This is not surprising at all. It goes to show that prospective students follow which schools are popular at a particular point in time or are prestigious. It also shows that students want to chase stars. It's whatever someone wants.
I don't disagree with the list, because these are popular and/or good schools. Personally, I could only see being comfortable at Michigan, Rice, and UCLA, in that order. Maybe UIC.
The only surprises are that Berkeley, Princeton, and Virginia are not on the list. That's ok. I hate Berkeley.
Completely agree with @observant.. Even I was not surprised to see this list.. rather I would be happy to see schools who are taking efforts and fast progressing than who already there! why not a list where we can show schools have potential to come up with and attract more prospective students. its not marketing but its creating opportunity..
Whose idea was it to illustrate this list with aerial views of each school? WONDERFUL!!! I loved quickly comparing the urban setting of each - another layer of analyzing what school one might want to attend. Such a fun quick scroll. Super cool, Archinect!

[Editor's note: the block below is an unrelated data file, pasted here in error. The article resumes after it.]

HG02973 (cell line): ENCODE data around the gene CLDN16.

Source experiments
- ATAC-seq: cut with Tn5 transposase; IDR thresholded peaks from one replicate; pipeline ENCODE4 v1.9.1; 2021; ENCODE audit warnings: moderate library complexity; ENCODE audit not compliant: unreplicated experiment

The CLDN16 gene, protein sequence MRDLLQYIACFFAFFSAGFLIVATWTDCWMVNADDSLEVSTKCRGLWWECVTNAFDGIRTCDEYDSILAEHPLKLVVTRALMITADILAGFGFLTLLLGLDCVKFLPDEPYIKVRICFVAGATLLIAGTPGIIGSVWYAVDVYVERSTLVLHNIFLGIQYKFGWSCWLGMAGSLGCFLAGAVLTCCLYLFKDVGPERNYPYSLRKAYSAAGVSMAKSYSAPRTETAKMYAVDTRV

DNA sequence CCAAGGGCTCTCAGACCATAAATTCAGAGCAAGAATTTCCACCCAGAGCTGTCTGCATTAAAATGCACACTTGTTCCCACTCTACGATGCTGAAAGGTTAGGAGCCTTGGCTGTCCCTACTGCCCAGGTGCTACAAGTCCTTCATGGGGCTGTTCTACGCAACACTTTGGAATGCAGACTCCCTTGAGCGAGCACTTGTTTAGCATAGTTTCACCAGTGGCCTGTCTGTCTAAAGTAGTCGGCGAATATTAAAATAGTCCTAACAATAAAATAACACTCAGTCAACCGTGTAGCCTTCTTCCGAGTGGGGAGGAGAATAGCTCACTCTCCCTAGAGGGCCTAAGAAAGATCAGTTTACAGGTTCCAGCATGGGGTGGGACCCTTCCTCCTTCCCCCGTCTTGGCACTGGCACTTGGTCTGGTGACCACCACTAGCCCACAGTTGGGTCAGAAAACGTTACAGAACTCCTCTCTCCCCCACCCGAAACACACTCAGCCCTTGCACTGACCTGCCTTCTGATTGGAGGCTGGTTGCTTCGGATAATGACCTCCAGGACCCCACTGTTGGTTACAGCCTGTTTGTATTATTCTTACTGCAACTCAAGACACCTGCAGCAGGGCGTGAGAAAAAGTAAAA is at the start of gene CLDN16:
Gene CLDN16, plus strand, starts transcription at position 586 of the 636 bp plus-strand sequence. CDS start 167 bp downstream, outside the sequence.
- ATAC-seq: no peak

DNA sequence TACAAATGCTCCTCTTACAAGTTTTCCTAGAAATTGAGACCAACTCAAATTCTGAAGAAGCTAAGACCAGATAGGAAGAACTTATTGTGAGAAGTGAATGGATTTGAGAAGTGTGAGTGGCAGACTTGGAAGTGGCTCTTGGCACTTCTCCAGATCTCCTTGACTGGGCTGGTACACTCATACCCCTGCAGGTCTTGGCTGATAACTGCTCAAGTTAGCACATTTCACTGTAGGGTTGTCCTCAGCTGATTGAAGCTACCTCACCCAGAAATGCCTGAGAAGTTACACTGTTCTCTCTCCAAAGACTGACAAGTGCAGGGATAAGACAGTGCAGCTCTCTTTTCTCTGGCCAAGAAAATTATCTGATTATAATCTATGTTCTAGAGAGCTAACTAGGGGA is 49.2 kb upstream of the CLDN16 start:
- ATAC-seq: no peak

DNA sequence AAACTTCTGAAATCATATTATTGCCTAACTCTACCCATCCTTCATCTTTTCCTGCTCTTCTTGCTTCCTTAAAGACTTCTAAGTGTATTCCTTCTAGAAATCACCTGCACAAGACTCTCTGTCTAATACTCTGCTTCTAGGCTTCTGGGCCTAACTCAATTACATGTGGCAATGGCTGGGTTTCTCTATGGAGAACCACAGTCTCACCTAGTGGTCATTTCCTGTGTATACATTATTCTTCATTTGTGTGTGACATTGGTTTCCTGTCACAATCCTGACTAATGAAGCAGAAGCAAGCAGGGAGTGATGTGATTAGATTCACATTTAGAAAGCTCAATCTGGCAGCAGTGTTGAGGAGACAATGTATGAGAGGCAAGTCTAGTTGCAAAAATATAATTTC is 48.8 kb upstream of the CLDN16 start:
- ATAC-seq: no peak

Arch Record / Design Intelligence top undergrad program: Cal Poly San Luis Obispo.... nowhere to be found.
I agree. That's because it excels at teaching a person to be a well-rounded architect, it's far from Lalaland or the Bay Area (no stars around), and it's a public Cal State system school.
Heck, if you take my top regional picks in (mostly) publics, they were:
Cal Poly SLO
Arizona State (the Mountain West has no stunning schools, but ASU is good)
One can't argue these aren't great schools, because they are. They're just not glitzy. The only one of my picks on their list is U Michigan, and whether it's glitzy is variable and subjective. Its long history has been more solid than glitzy. They seem to be maintaining their cutting edge while being comprehensive at the same time.
They should rate these 13 schools from most artsy-fartsy to least artsy-fartsy.
As far as logos go, HUCAD (Harvard University College of Architecture and Design, or GSD to others) has a seriously dated and boring logo. Among the more pleasing ones are Rice, Yale, Pratt, UCLA, and Michigan (minus the background noise). The one for UIC looks like an indicator at a subway stop. Also, looking at Sci-ARC's aerial view, I'm wondering if it's a place for linear thinkers.